For myself, I first discovered his work through roles such as Scaramanga in The Man With the Golden Gun, or as Rochefort in the Musketeer films, along with his iconic turns in the Hammer Horror films (I was quite a young viewer of Hammer films on TV, lapping up the theatrics and dread).  Films such as Wickerman came to my attention at a much later time, which meant there was a body of work that I could explore more of as I got older.

Never an actor to take himself too seriously, his appearances in films such as Spielberg’s (unfairly) maligned comedy 1941, or as a mad professor in Gremlins 2, showed a degree of humour he possessed (although the less said about Police Academy: Mission to Moscow the better).  Even in interviews he had a gentle wit, such as when he was quoted as saying, “Somebody once asked me how I found Peter Jackson, and I said: ‘Well, I parted his hair, and there he was.'”

In more recent times he has found a new audience through roles in the Star Wars prequels, Lord of the Rings, and varied Tim Burton films, and even when those films haven’t quite been as good as you would hope, there was no denying that Lee stood out and made his scenes engross and entice you.  As he said himself, “Every actor has to make terrible films from time to time, but the trick is never to be terrible in them.”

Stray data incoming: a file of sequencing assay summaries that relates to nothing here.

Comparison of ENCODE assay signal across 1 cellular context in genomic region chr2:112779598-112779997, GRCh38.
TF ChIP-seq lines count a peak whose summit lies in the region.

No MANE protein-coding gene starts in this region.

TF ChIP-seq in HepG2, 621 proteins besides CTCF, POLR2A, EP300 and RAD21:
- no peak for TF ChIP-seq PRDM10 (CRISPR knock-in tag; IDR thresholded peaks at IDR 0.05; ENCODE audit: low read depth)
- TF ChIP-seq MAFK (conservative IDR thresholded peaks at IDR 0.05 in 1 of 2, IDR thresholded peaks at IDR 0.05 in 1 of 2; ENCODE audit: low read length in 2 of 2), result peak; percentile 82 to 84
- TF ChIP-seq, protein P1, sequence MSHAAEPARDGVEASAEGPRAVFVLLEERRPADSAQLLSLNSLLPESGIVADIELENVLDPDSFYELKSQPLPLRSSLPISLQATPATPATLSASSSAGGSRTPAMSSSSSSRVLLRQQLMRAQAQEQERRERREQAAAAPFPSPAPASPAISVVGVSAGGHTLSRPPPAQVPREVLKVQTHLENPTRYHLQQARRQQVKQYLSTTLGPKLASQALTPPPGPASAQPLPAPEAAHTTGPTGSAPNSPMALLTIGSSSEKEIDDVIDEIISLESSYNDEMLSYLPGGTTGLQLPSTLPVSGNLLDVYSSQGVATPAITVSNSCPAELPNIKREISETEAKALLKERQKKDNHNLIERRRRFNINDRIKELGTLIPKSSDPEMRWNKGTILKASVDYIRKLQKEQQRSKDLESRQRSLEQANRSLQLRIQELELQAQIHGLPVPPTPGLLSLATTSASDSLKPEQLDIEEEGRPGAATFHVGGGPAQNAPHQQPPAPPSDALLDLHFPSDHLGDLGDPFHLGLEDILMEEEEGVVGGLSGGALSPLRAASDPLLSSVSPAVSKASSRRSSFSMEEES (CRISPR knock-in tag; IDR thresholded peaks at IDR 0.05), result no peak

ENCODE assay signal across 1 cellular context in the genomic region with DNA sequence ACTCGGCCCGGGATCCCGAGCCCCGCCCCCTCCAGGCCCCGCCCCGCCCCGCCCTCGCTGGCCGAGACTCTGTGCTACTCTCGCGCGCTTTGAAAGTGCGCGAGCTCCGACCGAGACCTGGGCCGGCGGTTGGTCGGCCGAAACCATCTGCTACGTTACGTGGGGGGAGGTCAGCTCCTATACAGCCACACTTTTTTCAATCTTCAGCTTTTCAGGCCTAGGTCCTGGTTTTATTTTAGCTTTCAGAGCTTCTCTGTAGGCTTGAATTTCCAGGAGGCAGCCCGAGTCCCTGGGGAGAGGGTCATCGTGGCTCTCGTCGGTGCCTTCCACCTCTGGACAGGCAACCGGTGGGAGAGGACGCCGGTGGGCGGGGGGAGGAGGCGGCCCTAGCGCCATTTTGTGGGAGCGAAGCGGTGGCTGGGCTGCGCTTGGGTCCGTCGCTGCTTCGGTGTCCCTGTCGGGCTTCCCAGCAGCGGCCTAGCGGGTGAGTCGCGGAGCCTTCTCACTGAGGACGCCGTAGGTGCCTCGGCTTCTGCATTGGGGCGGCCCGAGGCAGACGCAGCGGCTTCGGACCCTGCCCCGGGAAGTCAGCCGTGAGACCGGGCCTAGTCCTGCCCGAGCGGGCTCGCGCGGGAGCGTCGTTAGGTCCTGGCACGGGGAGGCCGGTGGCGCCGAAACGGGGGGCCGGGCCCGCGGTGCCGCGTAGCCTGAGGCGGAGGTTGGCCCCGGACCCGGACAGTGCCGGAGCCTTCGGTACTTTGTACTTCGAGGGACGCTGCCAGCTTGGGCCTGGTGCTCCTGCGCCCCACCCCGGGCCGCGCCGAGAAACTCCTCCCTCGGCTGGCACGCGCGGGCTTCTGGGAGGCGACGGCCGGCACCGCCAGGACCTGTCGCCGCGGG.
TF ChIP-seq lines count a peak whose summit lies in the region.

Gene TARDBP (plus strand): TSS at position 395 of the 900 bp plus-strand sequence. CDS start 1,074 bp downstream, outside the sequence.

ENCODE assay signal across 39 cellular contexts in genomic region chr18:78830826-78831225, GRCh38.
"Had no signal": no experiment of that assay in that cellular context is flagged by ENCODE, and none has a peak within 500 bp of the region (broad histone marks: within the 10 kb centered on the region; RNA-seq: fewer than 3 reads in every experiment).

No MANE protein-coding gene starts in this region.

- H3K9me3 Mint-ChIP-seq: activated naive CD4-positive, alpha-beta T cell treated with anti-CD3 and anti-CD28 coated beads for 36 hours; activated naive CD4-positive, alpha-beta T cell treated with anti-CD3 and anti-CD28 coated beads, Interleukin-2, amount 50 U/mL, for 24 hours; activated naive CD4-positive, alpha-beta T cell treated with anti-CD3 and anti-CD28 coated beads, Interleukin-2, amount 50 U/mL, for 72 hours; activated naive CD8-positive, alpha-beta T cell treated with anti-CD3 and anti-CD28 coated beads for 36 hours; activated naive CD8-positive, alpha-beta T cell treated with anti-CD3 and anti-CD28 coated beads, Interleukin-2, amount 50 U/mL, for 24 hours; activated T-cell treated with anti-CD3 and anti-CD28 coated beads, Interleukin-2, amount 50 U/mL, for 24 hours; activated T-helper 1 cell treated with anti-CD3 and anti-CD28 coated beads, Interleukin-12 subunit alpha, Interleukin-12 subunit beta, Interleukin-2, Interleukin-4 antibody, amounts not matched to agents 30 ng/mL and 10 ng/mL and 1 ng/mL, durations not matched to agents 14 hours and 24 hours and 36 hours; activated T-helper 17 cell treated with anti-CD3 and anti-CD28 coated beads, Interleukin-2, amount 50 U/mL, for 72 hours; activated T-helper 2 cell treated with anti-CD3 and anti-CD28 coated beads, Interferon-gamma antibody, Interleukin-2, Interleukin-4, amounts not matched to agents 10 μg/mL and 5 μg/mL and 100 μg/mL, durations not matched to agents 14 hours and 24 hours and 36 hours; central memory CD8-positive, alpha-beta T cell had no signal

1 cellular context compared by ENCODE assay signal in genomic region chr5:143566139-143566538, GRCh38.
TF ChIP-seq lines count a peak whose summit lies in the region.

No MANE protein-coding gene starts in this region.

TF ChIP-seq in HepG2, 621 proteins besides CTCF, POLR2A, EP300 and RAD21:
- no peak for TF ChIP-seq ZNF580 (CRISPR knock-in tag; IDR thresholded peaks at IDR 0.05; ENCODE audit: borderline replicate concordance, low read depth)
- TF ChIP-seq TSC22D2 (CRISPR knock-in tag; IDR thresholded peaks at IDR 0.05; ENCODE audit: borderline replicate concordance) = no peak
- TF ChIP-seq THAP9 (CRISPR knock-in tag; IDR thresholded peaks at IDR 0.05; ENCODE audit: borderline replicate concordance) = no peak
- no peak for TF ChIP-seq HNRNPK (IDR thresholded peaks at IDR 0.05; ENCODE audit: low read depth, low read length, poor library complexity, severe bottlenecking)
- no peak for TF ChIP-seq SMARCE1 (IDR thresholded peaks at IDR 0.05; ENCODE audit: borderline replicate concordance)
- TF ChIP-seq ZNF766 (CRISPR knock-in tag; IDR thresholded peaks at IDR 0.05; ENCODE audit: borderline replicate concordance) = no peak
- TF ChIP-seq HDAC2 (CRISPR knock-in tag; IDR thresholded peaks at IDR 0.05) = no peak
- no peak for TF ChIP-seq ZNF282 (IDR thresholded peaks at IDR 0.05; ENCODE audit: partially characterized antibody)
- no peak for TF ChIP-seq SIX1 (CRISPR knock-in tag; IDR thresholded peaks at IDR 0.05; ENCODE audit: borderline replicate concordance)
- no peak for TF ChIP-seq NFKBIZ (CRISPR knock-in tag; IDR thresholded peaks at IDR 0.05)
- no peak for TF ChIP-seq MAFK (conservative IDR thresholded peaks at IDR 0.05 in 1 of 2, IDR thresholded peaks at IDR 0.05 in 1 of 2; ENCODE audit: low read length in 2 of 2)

All of that iconic work, and without mentioning the same gravitas he brought to TV roles in dramas such as Gormenghast, or voice roles such as the Discworld series (animations Wyrd Sisters and Soul Music, and live action Colour of Magic) as the voice of Death.

Rest in peace – as the great man himself once said, “To be a legend, you’ve either got to be dead or excessively old!”  Well, he got to life to a fantastic age, and his legacy of work will ensure that he will live on forever.

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Review – Mad Max: Fury Road

It is quite common in this day and age to find old franchises given a new burst of life via a reboot, sequel, or remake. Much of the time any such announcement is met with derision from the fans, and nonchalance from the general public, resulting in many people already making up their mind to hate the film before it even starts filming. Strangely this has not been the case with this new Mad Max film, which has been embraced by the whole community from the offset. Perhaps it is the fact that the original creator and director is still involved, or perhaps it is that people realise that tales of Max are timeless and can be told for each generation to enjoy. Either way, it is safe to say that there was a lot of anticipation from the fan community for this new entry into the series.

Real stunts by real madmen!

Real stunts by real madmen!